It took nearly half the season, but Oklahoma finally got the word it had been waiting for Wednesday concerning junior wide receiver Jalen Saunders, just in time for the biggest game of the year: Per coach Bob Stoops, the NCAA has declared Saunders eligible to play immediately, and will likely be in the lineup against Texas Saturday after sitting out the Sooners' first four games. Prior to that decision, Saunders appeared to be bound for a redshirt as a first-year transfer from Fresno State; instead, he'll see the field after all with two years of eligibility remaining.
"He's played a lot of football and played it well," Stoops said. "We're hopeful that he will be able to play (on Saturday). He's quick, got a great sense of space and the ability to get open."
Saunders is undersized to say the least at 5-foot-9/160 pounds, but also has the potential to strike from just about anywhere on the field. At Fresno State, he accounted for 2,527 all-purpose yards in two years as a rusher, receiver and return man, and came in for first-team All-WAC honors last year after hauling in a league-best 12 touchdowns on just 50 receptions. He finished second nationally in 2011 in both yards per catch (21.3) and catches covering at least 40 yards (10), and added a pair of touchdown runs against Ole Miss and New Mexico State.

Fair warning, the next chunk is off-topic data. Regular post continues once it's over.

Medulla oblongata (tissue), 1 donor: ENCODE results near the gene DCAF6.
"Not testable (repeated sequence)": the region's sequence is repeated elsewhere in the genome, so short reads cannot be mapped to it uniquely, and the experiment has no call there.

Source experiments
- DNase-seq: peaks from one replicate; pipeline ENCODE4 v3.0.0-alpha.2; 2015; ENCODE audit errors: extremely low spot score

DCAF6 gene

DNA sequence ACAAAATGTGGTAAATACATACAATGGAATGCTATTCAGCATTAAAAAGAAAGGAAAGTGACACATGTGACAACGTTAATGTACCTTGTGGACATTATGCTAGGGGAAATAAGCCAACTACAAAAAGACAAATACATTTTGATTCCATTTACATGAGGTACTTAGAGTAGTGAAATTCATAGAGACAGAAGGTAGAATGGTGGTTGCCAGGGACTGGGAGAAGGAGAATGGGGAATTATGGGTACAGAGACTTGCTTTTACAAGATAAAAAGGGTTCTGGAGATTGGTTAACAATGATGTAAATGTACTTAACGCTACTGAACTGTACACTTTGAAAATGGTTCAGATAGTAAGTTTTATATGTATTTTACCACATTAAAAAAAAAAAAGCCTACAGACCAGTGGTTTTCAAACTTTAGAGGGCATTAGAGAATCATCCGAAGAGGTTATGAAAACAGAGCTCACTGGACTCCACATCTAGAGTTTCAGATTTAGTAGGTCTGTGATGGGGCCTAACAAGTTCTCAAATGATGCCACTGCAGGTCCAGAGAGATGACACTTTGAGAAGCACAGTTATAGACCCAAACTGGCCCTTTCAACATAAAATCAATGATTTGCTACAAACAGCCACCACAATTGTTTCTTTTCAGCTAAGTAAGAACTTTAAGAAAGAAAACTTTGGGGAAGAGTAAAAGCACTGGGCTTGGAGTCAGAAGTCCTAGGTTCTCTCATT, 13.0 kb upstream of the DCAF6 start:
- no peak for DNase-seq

Saunders decided to transfer in the spring, reportedly over frustration with his new role in the spread scheme imported by first-year head coach Tim DeRuyter. "Fresno State is where Jalen wanted to be since high school, but there was a change of philosophy and a change of coaching staff that he no longer felt comfortable being there anymore," Saunders' father told the Fresno Bee in April. "He's been frustrated. Jalen does not fit in their new style of ball. He felt like that even if he stuck with it, he wouldn't progress."
He shouldn't be too far behind the curve: Of the six wide receivers who have caught at least one pass for Oklahoma, five of them are in their first year on the roster, including three true freshmen (Sterling Shepard, Trey Metoyer and Durron Neal) and senior Justin Brown, a transfer from Penn State. The top receivers at tight end (Brannon Green) and out of the backfield (Damien Williams), respectively, are both new arrivals from junior college. Along with juco transfer Lacoltan Bester, those seven players have accounted for 44 of the team's 97 receptions and more than 53 percent of its total yards from scrimmage.
Fresh blood notwithstanding, the top target will remain junior Kenny Stills, who's well on his way to the expected All-Big 12 nod with a team-best 29 catches for 349 yards. Through four games, though, the offense has noticeably lacked the big-play spark that has consistently made it one of the most explosive attacks in the nation over the last decade. If Saunders provides it, he could turn out to be the missing piece the Sooners have been waiting for.